Now that the water's going down, now that people are starting to return to New Orleans, attention has turned to rebuilding. To be sure, people like Joe Allbaugh, President Bush's former campaign manager and FEMA director, were thinking about it as the water was still rising--trolling for business for his client, Halliburton subsidiary Kellogg, Brown and Root. The right wing has been thinking about it as a way to slip through pet programs that previously met resistance--exempting government contractors from the prevailing wage, setting up mammoth enterprise zones, expanding the use of school vouchers, and more.
But New Orleanians have been thinking about it differently. How can we rebuild the city mo' betta (to use the vernacular), replacing damaged neighborhoods of decrepit homes and public housing with innovative designs that nurture people and enhance the flavor of the city?
The best rumination on that I've seen is from David Freedman, general manager of New Orleans radio station WWOZ-FM, a community station set up by the renowned N.O. Jazz and Heritage Festival. He's been blogging since the hurricane hit (www.wwoz.org) and wrote last week that the city was emerging better than he'd expected from the flood waters. Here are some of his thoughts about the perils of what might come next:
"The battle lines will be drawn--those who care about restoring the charm of New Orleans as well as the physical infrastructure, and those who only see the bottom line. Who will get to decide? I understand that the national chapter of the American Institute of Architects met yesterday to address the issue. I have heard directly from the Urban Conservancy, and indirectly from the Historic National Trust. The mayor has just announced that he is appointing a commission of eight blacks and eight whites to determine the direction of the reconstruction effort in New Orleans. Who would he appoint? Would the suits make the city over in their own image? Or would free spirits still prevail? Someone wrote me that he had read a quote from a doctor in slate.com, who's been doing emergency work in the city and feeding his elderly neighbors who aren't evacuating. When asked if he shouldn't go to Houston at least to get a tetanus shot, he replied, 'I'd rather get lockjaw than live in Houston.'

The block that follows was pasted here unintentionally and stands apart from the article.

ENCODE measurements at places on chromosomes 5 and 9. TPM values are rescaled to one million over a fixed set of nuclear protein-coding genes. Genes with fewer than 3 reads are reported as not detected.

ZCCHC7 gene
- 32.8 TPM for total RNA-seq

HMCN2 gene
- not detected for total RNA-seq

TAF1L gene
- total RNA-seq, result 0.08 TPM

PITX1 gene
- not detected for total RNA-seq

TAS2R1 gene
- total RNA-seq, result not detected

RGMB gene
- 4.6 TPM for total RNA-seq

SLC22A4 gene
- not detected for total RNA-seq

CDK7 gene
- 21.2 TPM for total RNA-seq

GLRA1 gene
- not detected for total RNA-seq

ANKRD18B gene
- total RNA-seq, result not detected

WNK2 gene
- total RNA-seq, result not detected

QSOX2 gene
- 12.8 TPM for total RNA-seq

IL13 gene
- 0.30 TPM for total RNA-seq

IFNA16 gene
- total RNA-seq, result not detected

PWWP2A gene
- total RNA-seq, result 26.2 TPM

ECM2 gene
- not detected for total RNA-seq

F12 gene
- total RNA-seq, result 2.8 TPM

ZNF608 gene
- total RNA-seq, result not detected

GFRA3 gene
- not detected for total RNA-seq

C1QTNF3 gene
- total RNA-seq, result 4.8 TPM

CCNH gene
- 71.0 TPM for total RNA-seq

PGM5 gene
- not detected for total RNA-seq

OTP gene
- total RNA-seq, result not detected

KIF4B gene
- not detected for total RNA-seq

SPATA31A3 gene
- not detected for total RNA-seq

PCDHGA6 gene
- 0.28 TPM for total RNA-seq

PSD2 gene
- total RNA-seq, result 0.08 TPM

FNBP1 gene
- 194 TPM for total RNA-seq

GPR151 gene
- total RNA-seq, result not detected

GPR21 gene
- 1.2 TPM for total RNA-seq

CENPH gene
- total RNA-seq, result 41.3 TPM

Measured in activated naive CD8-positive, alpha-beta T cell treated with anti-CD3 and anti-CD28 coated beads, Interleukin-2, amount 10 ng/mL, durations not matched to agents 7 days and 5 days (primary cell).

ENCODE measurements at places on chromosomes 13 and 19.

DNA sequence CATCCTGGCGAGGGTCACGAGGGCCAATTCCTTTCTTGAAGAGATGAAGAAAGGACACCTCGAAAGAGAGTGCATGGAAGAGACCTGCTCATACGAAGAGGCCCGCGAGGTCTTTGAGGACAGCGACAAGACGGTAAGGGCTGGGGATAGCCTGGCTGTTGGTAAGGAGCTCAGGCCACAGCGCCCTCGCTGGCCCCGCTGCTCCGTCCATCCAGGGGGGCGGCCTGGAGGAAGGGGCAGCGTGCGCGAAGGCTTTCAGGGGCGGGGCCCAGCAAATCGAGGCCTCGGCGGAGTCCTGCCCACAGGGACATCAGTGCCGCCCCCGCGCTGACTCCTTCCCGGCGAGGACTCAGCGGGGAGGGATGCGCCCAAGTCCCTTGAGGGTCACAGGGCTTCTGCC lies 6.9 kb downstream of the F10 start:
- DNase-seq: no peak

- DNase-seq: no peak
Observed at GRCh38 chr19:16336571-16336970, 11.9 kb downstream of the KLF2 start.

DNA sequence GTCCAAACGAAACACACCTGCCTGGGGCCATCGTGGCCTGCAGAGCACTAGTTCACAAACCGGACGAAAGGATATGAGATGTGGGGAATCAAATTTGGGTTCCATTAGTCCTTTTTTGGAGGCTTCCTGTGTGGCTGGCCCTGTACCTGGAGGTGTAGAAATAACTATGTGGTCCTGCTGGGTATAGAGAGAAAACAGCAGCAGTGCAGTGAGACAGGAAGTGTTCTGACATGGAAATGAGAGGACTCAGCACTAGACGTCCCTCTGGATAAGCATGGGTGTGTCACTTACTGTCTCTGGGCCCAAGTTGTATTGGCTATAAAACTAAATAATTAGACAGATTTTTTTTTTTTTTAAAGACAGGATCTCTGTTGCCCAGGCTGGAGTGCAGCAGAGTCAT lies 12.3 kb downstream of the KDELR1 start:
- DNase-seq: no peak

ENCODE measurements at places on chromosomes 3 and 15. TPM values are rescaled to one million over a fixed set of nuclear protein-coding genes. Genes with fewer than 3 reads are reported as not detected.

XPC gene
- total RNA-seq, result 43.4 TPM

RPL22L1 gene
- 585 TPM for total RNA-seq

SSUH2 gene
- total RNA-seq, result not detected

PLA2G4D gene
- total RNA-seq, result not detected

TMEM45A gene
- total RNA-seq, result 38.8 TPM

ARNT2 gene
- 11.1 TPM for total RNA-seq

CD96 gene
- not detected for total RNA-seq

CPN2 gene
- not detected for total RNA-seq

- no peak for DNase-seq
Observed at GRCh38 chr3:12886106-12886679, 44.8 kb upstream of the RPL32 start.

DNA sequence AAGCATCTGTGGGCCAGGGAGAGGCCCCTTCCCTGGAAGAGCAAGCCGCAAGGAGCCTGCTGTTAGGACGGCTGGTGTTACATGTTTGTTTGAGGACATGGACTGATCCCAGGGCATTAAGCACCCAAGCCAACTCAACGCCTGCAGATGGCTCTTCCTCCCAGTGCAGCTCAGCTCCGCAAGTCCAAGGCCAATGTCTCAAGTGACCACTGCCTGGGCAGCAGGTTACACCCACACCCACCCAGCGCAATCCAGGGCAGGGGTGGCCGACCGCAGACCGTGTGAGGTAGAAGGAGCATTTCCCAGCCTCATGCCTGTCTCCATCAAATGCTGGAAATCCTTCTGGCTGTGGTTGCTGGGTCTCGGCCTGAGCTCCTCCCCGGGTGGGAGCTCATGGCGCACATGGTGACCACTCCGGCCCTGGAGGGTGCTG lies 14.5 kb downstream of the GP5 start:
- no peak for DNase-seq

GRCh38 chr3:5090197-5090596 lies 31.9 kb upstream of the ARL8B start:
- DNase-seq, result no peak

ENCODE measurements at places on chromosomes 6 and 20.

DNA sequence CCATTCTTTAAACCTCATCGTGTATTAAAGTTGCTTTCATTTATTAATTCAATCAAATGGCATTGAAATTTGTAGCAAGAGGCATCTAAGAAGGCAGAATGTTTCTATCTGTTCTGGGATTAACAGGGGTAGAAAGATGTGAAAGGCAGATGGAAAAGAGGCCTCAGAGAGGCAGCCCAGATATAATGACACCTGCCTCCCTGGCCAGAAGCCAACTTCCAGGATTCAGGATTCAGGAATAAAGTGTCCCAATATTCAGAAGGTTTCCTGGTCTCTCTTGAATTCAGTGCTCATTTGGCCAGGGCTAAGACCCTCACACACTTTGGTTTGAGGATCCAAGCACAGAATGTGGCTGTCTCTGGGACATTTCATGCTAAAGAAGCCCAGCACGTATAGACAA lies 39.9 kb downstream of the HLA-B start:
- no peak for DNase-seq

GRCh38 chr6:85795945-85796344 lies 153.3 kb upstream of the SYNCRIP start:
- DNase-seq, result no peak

"Ever since 1803, since the French sold Louisiana to the United States, New Orleans has found a way to not embrace American culture. The city has often been called the northern capital of the Caribbean. But in the past 20 or so years, there have already been serious incursions of national culture into the city's unique style..."
It will be up to us to determine whether New Orleans is saved or sold out.